MS TUESDAY MUNDY, MOTHER OF TWO
Bright sun with dark clouds before thunder.
A long labour with twin girls on a Sunday,
First in sunlight, then in rain. No wonder
She called them Gloria and Dolores Mundy.
EVERY TIME IS THE LAST EVER
"We know not the hour"
How many more times will I walk downstairs
and what last things have I already seen?
The day before the night, the last round of the clock.
The year I went home, never to see Dublin again.
Our last Christmas dinner: that was it, no leftovers.
L’chaim! When we met in the pub in twenty-eighteen,
We shared those last embraces before the pandemic.
And the last poem I ever wrote, well is this it?
Photo: Bathmat towel with a random thread that looks like the number 78 on it.
SHTISEL SAID IT ALL
Nobody's dead, it's okay.
The people who made you
are in you. And those you knew,
whose folks were in them too,
came into you as well.
And the crowd of you mingled
into the crowd of them,
Late arrivals ringing, appeared
and oh the reunions,
the smiles, the sorrys,
and the laughter.
Photo: The Bohemian Society, Dublin. My grandfather Peter Moran is seen in profile, seated on the right. I don’t know who the others are or the date, possibly late 1930s.
LAST DAY, FINAL REDUCTIONS
Wake up to
A bubble in my ear.
And in my other ear.
A gap under the door.
The idea of a mouse exhausts me.
My attitude is no good.
My skin is no good.
My history is no good.
My character is no good.
My personality is no good.
My behaviour is no good.
My poetry is no good.
I am no good.
Make a note.
Photo: Mothercare store closed (Harrow, June 2022). Handwritten signs on the windows say “Last Day” and “Final reduction” .
THE WEIGHT OF WORDS
The number of all the raindrops that ever fell on England
raised to all the snowflakes that ever fell on Japan
that number of words,
would not outweigh a pinch of wild cotton
as would make a pillow
for a dormouse.
I’ll be popping in to read for a few minutes as a guest poet before the main act. I’ll bring copies of my book and sign them for you, unless you would like one of the rare unsigned ones. (The old jokes are the best.)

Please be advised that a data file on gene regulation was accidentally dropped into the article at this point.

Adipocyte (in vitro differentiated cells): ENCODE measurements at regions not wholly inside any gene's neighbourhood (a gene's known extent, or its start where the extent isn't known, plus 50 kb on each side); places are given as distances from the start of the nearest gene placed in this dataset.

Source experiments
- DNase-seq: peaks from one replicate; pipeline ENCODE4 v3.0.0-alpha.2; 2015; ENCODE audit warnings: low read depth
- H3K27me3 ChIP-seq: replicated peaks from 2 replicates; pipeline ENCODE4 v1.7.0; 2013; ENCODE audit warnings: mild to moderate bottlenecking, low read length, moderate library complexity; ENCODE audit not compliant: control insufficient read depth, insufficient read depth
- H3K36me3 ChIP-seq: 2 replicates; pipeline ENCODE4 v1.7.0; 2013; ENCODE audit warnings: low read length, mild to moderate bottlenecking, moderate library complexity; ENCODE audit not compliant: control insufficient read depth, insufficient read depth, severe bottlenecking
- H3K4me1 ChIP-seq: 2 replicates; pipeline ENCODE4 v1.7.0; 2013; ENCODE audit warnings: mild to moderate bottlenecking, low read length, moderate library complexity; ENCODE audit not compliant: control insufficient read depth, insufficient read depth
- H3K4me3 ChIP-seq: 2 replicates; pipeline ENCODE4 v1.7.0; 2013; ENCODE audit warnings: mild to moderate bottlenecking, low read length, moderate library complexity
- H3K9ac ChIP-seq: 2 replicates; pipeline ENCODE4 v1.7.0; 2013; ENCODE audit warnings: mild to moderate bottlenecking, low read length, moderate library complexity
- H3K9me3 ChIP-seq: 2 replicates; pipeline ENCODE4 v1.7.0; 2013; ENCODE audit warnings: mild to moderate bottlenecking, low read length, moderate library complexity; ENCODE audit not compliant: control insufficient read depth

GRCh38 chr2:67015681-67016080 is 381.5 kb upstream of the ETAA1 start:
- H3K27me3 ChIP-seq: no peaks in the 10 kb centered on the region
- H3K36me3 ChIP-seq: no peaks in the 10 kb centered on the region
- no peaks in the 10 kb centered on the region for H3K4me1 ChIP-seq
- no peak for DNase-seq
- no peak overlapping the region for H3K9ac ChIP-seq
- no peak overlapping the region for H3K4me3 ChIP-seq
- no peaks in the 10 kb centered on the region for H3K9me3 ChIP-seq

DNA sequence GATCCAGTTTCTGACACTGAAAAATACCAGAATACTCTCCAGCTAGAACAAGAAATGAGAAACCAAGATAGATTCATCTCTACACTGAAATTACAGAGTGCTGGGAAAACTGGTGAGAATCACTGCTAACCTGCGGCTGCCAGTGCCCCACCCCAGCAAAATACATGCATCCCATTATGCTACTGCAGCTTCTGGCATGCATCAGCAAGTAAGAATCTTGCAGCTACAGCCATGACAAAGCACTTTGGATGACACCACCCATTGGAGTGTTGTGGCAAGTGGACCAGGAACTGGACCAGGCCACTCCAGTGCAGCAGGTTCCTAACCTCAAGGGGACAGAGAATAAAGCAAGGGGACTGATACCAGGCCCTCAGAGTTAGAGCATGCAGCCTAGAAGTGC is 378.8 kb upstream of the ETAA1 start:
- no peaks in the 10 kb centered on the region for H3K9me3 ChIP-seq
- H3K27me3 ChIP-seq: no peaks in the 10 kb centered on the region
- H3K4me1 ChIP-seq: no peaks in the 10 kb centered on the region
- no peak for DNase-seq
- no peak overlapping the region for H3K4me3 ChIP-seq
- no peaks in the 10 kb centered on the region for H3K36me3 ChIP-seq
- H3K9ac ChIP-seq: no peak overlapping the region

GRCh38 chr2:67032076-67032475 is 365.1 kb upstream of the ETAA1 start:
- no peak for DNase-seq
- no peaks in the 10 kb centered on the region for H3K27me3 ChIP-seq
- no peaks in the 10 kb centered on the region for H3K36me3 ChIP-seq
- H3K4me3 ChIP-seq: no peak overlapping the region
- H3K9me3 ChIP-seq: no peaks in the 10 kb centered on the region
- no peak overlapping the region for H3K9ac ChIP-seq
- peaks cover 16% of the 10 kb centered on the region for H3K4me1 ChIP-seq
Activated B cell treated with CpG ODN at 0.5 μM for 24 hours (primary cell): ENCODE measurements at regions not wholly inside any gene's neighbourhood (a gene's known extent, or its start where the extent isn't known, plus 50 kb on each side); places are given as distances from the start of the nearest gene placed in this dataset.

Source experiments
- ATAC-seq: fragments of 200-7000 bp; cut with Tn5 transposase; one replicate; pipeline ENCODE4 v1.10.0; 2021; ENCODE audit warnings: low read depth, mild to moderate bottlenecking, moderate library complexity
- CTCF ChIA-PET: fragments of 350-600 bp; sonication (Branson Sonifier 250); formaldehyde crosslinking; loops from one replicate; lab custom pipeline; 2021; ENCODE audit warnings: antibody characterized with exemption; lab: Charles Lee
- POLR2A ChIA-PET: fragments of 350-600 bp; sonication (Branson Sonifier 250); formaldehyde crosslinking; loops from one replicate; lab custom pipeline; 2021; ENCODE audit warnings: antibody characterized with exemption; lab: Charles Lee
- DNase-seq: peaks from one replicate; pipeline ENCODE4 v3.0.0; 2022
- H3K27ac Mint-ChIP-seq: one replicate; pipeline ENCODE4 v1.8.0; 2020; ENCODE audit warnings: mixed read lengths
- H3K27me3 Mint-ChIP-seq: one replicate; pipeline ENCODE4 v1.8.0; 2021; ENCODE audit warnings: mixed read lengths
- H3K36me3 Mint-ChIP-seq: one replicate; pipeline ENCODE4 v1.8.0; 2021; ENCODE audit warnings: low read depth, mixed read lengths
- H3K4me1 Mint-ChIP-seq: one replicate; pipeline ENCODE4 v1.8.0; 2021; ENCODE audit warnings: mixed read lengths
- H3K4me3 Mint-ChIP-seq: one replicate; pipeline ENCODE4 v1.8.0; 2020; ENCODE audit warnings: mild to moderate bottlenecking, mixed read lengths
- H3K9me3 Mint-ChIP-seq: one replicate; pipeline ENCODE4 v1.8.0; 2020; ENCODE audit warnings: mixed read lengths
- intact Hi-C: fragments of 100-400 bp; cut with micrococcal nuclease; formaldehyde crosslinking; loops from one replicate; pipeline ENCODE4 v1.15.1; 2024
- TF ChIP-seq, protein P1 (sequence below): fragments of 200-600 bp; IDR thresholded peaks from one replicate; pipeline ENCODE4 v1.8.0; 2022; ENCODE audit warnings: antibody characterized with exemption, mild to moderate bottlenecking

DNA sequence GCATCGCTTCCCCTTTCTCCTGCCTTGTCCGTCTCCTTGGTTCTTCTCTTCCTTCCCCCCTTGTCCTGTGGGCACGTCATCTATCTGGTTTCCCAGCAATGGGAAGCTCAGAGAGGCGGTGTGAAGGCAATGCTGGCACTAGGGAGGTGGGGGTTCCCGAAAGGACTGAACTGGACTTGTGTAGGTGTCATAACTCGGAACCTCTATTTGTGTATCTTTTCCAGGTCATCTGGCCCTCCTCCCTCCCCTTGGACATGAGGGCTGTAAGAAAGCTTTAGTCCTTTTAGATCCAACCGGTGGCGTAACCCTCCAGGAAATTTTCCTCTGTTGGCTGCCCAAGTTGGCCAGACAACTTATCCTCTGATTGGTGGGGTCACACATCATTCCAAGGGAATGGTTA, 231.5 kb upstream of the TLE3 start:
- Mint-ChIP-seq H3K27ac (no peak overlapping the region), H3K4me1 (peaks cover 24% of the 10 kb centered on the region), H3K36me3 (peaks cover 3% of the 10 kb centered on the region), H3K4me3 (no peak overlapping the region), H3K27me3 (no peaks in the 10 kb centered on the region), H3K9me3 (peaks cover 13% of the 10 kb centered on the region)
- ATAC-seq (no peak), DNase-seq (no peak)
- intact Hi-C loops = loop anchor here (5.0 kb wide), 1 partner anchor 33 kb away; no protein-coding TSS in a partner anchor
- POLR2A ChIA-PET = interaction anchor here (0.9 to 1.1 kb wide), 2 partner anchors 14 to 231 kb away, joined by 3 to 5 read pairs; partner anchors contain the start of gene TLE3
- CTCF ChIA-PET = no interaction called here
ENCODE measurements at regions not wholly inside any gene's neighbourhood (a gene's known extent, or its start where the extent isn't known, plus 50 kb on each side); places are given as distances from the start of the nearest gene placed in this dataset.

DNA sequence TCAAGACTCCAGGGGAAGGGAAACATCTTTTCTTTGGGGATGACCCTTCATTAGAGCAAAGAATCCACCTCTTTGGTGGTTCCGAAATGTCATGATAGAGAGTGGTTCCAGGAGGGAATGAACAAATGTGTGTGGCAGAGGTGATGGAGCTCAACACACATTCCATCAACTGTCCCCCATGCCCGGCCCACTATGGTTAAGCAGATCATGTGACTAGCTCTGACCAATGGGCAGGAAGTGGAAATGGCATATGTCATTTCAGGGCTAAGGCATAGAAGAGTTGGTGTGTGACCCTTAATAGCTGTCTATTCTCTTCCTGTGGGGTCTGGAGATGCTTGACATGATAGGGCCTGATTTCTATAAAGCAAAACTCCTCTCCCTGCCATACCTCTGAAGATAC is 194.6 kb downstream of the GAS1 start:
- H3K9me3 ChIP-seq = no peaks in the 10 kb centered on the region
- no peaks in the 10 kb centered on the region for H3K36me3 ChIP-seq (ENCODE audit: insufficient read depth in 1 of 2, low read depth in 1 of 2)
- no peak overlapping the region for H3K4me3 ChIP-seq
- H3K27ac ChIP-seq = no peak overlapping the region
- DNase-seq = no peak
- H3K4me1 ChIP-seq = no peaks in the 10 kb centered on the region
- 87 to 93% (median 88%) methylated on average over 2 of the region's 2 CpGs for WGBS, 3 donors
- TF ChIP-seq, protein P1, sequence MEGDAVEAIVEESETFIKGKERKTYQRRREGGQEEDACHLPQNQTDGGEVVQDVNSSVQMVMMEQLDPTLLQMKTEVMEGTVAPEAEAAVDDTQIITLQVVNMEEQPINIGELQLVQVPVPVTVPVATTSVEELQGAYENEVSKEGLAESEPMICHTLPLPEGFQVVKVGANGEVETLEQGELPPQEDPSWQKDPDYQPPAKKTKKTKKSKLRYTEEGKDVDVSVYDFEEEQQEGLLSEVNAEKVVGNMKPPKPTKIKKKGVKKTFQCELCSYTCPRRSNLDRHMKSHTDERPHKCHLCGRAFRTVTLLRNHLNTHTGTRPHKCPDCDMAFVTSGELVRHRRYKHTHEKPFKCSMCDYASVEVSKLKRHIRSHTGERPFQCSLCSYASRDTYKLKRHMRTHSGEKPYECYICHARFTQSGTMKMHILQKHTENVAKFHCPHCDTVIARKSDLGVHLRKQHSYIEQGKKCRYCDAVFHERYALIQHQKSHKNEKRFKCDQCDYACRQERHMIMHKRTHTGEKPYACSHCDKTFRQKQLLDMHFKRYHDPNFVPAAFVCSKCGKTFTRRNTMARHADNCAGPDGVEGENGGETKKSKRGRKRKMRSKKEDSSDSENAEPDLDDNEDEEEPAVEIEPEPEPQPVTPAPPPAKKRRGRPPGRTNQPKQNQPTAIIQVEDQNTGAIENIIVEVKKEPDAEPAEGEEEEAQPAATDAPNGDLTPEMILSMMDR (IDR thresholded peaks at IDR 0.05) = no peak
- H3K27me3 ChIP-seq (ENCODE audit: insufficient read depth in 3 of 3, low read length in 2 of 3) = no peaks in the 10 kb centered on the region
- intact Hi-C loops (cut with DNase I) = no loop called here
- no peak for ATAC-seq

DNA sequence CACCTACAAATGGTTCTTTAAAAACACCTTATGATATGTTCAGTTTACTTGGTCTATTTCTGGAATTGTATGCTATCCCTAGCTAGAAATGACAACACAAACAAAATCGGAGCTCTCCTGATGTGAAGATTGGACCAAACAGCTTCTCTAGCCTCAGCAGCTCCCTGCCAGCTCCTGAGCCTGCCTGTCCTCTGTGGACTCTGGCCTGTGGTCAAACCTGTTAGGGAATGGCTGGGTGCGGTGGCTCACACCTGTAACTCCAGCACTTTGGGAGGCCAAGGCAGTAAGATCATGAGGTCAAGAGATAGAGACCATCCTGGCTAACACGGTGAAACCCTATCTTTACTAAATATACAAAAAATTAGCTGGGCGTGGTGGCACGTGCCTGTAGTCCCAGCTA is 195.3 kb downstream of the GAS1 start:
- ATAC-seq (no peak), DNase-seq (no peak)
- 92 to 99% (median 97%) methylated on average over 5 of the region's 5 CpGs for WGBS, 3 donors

June 12th – Judi Sutherland reading from her new pamphlet ‘Following Teisa’ introduced by Pauline Sewards. Here’s the Facebook event link:
THE MISSING STEP
If I think of a poem
as I take the next step
on the stairs of my home,
I will fall to my death
and you'll never have known
that I loved you the best,
because I lost that poem
when I missed the next step.
Photo: Traditional eve of Mayday bouquet on doorstep
UNQUIET FLOWS THE TOLKA
Bridge of Tolka, Drumcondra Park, spelter baluster, pewter spate. Spectre of Swan’s liturgy, philtre of Stac’s refrain, and peroxide Ida, acid exchange student, your college green a prairie to our Botanics. You sexed me with a buttercup, highly, and yogi-sat akimbo. Oh Ida, we shoulda. I’da!
Where are you now, Obama bounden, marked for McCain, bankrupt in Ohio, divorced in Union City? Do men put their words into your mouth in Idaho? Are you a mother of succour or did you die purple-hearted by the tracks in Maine?
I’ll seek you high and low in Isle au Haut, I’ll trade Manhattan for rosary beads and pray for an apparition, I’ll drop into every dive from Atlantic City to shining Zee, and go over Niagara in a glass-bottomed boat, looking for my Tolka naiad.
But should all peroxide Idas look the same, I’ll find out what Martinis are and drink them dry, I’ll down firewater without reservation in the Indian nations, I’ll find a night door and wait for you there as longing, unquiet as the Tolka flows.